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What does it mean to prepare the way of the lord?

A sermon preached by the Rev. Deacon Jason Burns

at St. Philip’s, Easthampton, Massachusetts, on 5 December 2021 [Advent 2]:

Malachi 3:1-4; Canticle 16 (The Song of Zechariah); Philippians 1:3-11; Luke 3:1-6.

The words of Isaiah, as heard through Luke’s gospel, hint at a promise, but are more importantly a call to action. ‘Prepare the way of the Lord, make his paths straight. Every valley shall be filled, and every mountain and hill shall be made low, and the crooked shall be made straight, and the rough ways made smooth; 6and all flesh shall see the salvation of God.’ This passage is the tag line we use here at St. Philip’s, ‘If you come here you will grow’. If you come here, you will learn how to prepare yourself and recognize that you are the way of the lord.

We are God’s instrument in the world, it is through us that God interacts with humanity; it is through us that God heals the sick; brings food to the poor; comforts the lonely, and God does this work through us whether we acknowledge it or not, but by not acknowledging it we are in fact denying ourselves the richness that a relationship with God has to offer and we are ignoring a fundamental component of our existence, which is that we were created to be both a companion to God and to fulfill a purpose and it is when we discover how to recognize and balance this that we will have made the rough ways smooth.

I want us to envision a quilt, every piece on the quilt has a purpose, but they didn’t always fit together. Before each piece could be included in the quilt it had to be cut down to size, the edges had to be trimmed so that they were straight and not fraying; doing so did not make them the same, as they all continue to have their own uniqueness, but they are all equal in importance to the integrity of the quilt. The thread is what binds them together, without it none of the pieces could fulfill their purpose and the same is true for all of us.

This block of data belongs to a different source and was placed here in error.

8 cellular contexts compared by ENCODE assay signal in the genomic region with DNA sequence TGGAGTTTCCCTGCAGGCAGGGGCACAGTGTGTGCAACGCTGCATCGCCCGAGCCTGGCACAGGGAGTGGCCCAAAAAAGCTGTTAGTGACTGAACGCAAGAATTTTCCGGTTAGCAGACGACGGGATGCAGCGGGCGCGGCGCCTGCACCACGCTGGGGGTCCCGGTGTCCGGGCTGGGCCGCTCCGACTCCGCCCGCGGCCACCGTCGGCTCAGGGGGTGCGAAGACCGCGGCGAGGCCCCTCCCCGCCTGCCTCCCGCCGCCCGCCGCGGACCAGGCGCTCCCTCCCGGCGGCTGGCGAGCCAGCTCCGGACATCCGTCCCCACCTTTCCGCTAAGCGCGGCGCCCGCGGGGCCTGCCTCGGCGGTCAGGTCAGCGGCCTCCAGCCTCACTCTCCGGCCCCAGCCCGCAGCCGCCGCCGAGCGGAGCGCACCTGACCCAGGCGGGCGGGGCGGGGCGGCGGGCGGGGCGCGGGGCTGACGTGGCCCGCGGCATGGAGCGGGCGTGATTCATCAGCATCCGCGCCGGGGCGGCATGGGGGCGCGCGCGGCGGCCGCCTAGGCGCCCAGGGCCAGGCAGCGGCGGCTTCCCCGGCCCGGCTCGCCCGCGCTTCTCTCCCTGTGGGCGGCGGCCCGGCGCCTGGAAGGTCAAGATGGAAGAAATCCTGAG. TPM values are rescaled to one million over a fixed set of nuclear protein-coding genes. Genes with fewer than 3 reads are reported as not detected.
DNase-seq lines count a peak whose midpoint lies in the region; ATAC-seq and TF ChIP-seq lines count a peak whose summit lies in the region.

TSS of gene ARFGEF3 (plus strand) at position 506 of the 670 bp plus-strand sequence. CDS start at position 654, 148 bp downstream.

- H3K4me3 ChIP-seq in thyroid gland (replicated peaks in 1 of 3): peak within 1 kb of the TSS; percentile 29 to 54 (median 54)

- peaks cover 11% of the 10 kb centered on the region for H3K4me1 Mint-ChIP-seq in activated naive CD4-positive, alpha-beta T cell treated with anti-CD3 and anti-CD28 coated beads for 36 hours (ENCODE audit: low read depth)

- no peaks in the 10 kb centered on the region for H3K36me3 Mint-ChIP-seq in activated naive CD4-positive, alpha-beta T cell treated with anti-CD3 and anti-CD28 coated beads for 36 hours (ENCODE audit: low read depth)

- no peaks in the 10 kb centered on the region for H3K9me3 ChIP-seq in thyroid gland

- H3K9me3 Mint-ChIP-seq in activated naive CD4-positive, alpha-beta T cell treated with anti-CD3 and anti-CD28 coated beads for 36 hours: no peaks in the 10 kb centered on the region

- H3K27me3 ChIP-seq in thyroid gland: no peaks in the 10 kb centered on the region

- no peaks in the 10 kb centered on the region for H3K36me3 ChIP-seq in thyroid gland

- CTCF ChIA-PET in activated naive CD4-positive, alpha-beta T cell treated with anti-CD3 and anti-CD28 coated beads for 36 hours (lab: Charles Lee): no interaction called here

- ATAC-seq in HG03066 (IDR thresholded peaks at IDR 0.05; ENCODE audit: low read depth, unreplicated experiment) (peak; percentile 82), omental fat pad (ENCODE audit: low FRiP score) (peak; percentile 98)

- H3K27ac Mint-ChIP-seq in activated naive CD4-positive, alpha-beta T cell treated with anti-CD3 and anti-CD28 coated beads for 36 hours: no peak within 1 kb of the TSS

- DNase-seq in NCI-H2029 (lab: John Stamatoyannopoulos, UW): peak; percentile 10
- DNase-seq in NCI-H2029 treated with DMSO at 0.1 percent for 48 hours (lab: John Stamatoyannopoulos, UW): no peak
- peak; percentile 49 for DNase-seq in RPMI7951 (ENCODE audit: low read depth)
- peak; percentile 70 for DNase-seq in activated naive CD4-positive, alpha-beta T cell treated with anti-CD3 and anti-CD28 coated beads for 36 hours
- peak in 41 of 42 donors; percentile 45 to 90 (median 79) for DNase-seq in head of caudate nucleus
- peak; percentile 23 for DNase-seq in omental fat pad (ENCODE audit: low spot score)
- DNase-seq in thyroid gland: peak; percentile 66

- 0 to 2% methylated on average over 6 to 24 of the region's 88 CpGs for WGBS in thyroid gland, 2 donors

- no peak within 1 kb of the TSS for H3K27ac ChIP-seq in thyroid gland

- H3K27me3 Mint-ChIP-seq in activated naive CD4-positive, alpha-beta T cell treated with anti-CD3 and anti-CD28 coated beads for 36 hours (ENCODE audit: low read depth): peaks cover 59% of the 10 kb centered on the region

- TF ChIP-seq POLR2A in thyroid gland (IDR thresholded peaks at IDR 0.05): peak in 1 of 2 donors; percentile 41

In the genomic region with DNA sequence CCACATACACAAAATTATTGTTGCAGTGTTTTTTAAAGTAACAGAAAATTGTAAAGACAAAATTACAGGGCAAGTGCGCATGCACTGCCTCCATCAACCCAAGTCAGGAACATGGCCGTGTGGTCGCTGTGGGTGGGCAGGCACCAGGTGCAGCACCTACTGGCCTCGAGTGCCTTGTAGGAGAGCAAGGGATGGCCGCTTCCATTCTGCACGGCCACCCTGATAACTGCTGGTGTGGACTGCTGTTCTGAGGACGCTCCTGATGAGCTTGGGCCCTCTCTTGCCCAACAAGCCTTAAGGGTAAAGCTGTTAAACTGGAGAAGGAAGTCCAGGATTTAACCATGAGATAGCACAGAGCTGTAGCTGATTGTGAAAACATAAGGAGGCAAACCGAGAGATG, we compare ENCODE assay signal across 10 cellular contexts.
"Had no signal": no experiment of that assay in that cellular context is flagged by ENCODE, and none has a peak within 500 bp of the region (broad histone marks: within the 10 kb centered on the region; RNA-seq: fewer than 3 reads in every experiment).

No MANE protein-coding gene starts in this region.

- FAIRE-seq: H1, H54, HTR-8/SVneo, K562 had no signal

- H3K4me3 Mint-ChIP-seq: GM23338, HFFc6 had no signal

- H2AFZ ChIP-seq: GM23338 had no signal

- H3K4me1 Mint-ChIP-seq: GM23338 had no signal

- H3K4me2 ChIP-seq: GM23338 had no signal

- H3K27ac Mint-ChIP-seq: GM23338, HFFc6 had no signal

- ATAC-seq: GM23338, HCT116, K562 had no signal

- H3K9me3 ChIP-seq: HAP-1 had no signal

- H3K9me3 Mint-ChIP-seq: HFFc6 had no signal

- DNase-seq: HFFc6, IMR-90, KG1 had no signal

We are the pieces in this metaphor and God is the thread, but for God to bind us together, we must fill the valleys, the rifts that exist between us and at the same time break down the mountains and hills, what we often call the walls we construct around ourselves for protection. Picture it this way, imagine that you have a wall surrounding you. It is a wall that has been built over a long, long time and you built it for your own protection. Perhaps you were hurt by someone and rather than take the chance of being hurt again, you constructed a barrier. We have all done this, but the problem is that these walls don’t protect us, they isolate us and then we think we are protected from harm. The truth, and I know this from personal experience, is that we are in fact strengthening our sense of control and our desire to be in control of everything, instead of preparing the way for God to enter our lives. As we build these walls, our personal relationships become frayed and rifts or valleys begin to develop between ourselves and the people whom we love, we lose the ability to develop new relationships, leaving us with a deeply rooted sense of loneliness and possibly anger and sadness.